Injuries occurring much earlier in workers’ job tenure: study
Branchville, NJ — Employees are reporting work-related injuries much sooner in their tenure than they were 10 years ago, results of a recent study of workers’ compensation claims show.
Researchers from Selective Insurance reviewed more than 110,000 workers’ comp claims filed with the company from January 2011 through December 2021. They found that the average tenure date of the claimants decreased to 5.2 years from 6.4 years over that period, or about 18% earlier in a worker’s tenure.
In addition, the portion of claims made by first-year workers rose six percentage points to 38% – an increase of almost 19%.
Other key findings:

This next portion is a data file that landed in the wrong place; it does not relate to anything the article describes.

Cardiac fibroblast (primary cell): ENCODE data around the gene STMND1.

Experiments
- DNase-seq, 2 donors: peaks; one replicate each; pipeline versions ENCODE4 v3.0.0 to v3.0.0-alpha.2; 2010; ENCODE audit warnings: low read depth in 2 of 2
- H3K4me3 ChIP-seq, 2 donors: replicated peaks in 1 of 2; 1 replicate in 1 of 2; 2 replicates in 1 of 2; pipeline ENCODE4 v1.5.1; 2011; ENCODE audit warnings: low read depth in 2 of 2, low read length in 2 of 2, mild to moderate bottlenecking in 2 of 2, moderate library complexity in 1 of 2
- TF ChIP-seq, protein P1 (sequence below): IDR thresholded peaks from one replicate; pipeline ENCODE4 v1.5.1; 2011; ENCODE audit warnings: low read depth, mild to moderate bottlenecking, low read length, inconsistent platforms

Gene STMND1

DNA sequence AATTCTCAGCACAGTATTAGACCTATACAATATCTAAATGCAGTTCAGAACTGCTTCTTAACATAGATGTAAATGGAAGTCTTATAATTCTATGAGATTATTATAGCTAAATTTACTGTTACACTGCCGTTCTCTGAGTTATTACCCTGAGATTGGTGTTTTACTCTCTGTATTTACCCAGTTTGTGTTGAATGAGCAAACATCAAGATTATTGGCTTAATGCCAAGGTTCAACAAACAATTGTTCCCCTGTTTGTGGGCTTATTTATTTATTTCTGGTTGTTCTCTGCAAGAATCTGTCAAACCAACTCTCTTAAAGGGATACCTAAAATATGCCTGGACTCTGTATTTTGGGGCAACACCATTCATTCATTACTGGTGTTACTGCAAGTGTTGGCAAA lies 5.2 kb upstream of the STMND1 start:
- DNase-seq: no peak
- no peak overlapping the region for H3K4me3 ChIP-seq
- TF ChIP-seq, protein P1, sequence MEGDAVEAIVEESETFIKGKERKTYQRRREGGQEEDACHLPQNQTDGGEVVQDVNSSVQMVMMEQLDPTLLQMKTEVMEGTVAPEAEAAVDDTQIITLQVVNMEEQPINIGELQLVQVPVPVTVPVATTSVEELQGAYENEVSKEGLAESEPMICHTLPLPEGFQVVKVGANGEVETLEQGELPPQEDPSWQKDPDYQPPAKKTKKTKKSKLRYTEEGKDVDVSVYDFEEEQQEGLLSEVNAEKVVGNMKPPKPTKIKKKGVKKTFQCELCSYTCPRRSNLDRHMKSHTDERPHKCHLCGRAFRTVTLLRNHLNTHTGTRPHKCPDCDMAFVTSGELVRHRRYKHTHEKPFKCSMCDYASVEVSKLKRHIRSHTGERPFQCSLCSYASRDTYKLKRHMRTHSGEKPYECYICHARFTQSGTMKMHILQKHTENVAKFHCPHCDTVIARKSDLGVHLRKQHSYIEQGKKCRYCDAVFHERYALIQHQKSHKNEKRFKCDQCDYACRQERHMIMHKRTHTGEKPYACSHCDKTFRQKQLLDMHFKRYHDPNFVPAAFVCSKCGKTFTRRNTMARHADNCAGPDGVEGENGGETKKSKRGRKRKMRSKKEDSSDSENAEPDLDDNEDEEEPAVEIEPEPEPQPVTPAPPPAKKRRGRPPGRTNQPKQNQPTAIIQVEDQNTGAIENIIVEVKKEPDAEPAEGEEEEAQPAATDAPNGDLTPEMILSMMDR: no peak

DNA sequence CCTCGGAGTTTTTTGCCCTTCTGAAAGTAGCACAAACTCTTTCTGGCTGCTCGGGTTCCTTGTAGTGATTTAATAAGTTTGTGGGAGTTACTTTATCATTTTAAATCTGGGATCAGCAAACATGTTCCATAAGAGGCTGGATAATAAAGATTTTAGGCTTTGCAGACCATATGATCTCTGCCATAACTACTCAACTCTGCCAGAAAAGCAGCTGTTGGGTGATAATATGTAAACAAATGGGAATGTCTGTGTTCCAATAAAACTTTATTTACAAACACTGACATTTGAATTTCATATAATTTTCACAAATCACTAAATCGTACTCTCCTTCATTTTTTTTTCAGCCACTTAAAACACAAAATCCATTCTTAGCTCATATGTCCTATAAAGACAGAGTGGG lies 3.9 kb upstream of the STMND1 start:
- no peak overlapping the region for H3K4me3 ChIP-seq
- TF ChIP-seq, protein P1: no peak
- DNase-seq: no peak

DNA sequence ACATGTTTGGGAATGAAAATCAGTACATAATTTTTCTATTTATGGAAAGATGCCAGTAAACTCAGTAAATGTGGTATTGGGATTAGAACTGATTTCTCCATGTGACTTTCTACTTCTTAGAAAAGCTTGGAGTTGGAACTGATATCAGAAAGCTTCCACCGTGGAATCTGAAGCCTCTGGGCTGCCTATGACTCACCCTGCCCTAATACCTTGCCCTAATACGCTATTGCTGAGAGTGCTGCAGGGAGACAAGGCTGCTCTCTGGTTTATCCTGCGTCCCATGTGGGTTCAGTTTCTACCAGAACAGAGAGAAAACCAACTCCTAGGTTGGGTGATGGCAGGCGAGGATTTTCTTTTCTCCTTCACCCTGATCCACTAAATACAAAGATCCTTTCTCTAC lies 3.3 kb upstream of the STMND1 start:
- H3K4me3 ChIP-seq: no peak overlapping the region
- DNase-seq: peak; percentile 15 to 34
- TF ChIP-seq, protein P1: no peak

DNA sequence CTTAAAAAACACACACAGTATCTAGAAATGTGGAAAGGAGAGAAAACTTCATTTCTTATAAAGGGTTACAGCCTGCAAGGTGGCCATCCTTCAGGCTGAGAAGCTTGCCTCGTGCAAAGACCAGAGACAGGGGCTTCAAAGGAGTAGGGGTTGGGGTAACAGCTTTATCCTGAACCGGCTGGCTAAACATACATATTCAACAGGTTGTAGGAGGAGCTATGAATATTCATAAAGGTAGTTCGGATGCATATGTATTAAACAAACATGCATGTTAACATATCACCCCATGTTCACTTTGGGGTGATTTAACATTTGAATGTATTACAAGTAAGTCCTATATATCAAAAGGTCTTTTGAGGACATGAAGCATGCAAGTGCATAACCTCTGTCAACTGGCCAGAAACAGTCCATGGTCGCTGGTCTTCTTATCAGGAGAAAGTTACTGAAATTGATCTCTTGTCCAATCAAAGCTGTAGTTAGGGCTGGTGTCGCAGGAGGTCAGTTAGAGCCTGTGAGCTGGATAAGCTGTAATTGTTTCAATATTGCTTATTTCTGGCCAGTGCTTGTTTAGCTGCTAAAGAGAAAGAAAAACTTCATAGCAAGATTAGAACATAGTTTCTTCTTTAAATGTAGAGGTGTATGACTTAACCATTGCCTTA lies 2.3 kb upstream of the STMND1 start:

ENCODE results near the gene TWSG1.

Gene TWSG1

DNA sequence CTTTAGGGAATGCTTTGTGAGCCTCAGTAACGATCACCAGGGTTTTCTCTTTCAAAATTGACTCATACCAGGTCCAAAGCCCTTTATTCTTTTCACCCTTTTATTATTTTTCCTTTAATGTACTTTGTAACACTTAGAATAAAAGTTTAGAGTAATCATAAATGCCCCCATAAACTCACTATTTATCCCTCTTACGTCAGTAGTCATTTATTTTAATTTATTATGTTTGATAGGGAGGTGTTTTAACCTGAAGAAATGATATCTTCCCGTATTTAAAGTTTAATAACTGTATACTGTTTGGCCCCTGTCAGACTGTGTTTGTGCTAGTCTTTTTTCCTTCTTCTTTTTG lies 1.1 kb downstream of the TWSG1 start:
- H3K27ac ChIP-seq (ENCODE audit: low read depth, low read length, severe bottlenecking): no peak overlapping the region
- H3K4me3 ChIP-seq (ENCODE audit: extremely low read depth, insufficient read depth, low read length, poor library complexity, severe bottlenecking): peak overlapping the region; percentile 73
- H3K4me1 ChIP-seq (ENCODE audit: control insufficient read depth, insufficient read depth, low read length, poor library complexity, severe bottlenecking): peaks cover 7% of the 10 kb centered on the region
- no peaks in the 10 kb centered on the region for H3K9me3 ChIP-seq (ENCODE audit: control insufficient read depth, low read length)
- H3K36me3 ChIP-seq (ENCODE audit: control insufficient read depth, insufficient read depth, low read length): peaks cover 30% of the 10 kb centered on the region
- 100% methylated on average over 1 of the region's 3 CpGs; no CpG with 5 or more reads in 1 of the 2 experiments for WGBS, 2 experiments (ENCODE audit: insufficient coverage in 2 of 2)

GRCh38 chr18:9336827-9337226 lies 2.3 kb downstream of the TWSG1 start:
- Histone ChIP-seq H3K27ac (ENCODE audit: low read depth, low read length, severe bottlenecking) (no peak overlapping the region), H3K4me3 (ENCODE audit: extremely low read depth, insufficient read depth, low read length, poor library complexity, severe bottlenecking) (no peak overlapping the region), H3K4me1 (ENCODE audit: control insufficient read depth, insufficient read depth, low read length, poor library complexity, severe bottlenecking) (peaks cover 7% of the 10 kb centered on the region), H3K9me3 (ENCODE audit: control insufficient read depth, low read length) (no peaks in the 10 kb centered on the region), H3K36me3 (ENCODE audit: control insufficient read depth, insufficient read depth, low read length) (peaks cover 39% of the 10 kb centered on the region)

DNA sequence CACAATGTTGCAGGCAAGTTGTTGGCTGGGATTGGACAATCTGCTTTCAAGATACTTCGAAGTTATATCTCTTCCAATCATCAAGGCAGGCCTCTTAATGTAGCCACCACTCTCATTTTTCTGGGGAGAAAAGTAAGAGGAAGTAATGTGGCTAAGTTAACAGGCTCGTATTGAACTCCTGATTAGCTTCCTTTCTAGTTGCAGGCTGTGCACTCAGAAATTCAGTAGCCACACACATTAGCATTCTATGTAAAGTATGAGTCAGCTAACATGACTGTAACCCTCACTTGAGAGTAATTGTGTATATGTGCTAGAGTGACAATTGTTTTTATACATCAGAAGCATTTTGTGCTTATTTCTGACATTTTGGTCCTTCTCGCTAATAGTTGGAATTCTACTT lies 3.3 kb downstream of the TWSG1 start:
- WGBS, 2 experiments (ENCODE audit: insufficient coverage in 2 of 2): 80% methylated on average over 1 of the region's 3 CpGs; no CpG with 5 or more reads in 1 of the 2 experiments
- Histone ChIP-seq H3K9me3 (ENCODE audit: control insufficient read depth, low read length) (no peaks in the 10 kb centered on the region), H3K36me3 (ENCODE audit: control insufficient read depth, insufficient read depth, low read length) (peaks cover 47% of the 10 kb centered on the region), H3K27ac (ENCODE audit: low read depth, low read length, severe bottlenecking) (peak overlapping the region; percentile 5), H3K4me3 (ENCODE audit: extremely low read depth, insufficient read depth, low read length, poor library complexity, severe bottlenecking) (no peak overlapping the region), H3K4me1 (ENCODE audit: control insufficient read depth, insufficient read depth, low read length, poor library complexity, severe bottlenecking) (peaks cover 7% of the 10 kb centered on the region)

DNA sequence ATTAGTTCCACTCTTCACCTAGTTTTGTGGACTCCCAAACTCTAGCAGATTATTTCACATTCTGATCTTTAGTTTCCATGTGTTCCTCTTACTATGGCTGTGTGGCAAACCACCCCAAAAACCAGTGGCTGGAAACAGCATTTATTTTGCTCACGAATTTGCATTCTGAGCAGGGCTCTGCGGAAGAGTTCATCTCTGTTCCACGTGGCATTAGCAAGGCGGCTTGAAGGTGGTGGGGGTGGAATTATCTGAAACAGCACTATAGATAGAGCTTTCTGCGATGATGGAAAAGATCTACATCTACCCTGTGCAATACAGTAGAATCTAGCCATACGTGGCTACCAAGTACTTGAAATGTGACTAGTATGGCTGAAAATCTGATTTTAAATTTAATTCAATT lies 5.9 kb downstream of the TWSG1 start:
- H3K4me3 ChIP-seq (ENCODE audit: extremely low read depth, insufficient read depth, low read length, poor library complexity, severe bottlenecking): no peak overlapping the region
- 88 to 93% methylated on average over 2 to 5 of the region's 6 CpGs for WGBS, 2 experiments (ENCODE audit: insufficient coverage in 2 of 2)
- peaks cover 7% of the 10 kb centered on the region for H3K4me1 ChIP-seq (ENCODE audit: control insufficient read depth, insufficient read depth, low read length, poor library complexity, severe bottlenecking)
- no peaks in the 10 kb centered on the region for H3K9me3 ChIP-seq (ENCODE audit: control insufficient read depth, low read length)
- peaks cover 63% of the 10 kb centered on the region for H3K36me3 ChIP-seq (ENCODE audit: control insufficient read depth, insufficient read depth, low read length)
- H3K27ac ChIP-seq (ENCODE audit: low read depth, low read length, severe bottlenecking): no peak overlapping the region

- The average hire-to-injury time for workers in nonprofit, education, religious and municipal settings decreased 792 days. That’s more than two years. The most common claim among these workers involved a fall/slip injury, making up 29% of the claims.
- The average hire-to-injury times also decreased among manufacturing/wholesalers (480 days), construction contractors (202 days), and retail and professional services (180 days).
- Manufacturing/wholesalers most commonly experienced strain injuries (27.2%), as did construction contractors (22.4%). Retail and professional services workers most commonly reported cut/puncture/scrape injuries (23.5%).
“To minimize risks, all employers must ensure new employees receive orientation on workplace risk management, including safety hazards, emergency response plans and safe driving expectations if company vehicles are operated,” Scott Smith, vice president and director of safety management at Selective Insurance, said in a press release.
The data “demonstrates the importance of ongoing and effective employee training and safety management across all industries,” added Paul Kush, the company’s executive vice president and chief claims officer.